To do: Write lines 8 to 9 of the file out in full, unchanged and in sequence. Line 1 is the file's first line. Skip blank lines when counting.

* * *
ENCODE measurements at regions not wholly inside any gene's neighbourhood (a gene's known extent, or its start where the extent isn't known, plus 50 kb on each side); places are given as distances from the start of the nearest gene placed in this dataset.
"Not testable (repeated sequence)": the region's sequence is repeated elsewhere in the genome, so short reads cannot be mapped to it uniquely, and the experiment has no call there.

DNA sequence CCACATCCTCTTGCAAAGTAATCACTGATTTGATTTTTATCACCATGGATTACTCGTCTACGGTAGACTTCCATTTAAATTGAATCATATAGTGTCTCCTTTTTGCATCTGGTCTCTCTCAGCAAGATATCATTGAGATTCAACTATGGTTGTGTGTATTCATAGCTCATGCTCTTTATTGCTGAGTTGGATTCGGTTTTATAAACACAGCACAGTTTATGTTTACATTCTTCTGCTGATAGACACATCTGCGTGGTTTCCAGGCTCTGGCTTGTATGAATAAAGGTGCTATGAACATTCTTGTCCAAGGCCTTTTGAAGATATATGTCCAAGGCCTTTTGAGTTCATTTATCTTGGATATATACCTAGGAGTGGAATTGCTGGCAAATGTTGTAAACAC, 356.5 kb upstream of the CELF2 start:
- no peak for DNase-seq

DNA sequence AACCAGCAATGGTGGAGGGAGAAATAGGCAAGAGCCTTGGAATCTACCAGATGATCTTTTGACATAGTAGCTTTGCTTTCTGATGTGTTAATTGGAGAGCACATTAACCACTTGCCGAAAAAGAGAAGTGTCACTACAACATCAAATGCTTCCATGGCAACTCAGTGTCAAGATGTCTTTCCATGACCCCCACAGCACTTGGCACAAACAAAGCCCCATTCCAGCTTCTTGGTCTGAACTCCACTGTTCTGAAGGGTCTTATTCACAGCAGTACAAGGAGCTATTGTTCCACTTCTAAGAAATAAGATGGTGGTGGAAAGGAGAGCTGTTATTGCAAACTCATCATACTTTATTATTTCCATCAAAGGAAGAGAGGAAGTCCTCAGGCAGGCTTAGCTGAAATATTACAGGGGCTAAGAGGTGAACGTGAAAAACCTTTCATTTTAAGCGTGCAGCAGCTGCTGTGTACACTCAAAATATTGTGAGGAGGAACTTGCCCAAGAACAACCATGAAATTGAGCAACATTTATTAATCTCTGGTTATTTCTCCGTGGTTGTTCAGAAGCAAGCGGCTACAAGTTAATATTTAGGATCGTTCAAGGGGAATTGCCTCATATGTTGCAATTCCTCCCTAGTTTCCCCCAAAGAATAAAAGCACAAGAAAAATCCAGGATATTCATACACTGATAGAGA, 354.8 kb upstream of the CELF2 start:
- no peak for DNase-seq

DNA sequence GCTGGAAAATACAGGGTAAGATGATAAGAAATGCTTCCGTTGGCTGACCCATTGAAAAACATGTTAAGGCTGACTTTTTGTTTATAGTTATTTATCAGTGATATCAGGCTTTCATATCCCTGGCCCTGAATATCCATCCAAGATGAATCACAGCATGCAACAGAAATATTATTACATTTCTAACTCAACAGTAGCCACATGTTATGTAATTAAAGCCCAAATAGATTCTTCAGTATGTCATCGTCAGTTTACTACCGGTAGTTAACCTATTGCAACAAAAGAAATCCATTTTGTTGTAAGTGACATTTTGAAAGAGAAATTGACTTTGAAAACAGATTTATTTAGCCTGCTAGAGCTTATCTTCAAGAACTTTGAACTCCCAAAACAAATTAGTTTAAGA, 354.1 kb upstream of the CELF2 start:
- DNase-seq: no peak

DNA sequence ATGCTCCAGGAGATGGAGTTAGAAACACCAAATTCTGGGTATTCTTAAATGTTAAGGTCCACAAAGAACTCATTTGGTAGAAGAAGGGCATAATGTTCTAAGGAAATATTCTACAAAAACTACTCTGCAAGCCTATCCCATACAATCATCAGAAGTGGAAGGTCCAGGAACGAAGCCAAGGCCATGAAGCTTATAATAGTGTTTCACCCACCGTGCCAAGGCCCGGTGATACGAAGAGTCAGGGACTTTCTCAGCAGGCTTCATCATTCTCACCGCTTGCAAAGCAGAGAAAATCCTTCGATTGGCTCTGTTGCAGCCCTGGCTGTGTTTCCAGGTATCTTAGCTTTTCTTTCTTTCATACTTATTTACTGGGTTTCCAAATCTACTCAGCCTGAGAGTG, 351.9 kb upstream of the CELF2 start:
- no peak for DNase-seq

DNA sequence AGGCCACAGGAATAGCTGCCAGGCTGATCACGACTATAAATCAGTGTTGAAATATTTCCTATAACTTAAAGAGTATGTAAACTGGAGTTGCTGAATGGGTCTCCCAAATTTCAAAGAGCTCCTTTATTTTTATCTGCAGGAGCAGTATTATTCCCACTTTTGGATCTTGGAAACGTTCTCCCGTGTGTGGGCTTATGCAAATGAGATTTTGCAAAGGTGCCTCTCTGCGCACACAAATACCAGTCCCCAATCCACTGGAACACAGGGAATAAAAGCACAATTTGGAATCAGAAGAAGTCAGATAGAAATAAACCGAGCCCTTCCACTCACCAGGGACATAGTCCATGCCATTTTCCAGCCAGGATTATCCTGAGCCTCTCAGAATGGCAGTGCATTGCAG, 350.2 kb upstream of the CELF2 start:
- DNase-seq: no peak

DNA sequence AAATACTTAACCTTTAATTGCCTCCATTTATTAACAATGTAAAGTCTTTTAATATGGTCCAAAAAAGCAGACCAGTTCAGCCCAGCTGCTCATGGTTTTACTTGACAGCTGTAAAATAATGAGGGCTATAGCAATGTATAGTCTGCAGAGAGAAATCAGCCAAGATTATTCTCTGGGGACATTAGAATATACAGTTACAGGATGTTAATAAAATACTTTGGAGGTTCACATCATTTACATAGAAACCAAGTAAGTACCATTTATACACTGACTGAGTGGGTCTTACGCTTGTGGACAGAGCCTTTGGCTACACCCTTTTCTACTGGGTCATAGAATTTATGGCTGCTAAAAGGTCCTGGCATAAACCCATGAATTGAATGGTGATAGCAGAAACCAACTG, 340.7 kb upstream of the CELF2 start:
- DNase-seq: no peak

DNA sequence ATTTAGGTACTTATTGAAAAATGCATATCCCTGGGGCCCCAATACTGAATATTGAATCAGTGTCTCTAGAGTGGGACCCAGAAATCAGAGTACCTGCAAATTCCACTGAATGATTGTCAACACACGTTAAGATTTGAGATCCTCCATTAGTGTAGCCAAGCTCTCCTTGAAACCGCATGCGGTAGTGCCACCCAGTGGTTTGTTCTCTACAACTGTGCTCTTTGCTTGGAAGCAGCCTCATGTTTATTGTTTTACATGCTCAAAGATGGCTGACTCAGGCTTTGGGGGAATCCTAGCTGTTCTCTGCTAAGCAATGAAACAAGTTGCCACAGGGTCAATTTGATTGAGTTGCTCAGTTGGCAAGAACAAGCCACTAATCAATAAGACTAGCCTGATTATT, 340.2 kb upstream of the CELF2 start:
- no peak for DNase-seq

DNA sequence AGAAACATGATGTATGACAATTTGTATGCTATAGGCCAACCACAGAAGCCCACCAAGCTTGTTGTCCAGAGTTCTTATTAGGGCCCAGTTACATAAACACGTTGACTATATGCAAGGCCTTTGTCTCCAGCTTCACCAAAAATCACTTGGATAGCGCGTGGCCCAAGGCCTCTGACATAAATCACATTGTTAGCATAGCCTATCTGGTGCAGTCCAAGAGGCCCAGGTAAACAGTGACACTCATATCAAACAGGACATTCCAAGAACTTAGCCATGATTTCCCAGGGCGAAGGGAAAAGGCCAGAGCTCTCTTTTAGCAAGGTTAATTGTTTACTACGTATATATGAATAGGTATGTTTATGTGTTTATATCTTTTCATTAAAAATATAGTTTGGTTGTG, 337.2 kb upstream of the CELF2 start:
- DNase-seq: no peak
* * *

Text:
- DNase-seq: no peak

DNA sequence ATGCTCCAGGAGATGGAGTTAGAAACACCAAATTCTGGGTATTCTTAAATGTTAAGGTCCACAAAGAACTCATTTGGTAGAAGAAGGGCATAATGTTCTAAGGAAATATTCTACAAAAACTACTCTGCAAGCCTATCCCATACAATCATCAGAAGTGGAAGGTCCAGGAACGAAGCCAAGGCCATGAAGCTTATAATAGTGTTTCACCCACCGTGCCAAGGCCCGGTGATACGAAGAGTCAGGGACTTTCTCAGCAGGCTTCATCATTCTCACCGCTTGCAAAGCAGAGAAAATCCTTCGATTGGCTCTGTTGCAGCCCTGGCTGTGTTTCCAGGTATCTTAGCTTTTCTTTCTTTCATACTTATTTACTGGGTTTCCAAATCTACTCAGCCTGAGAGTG, 351.9 kb upstream of the CELF2 start: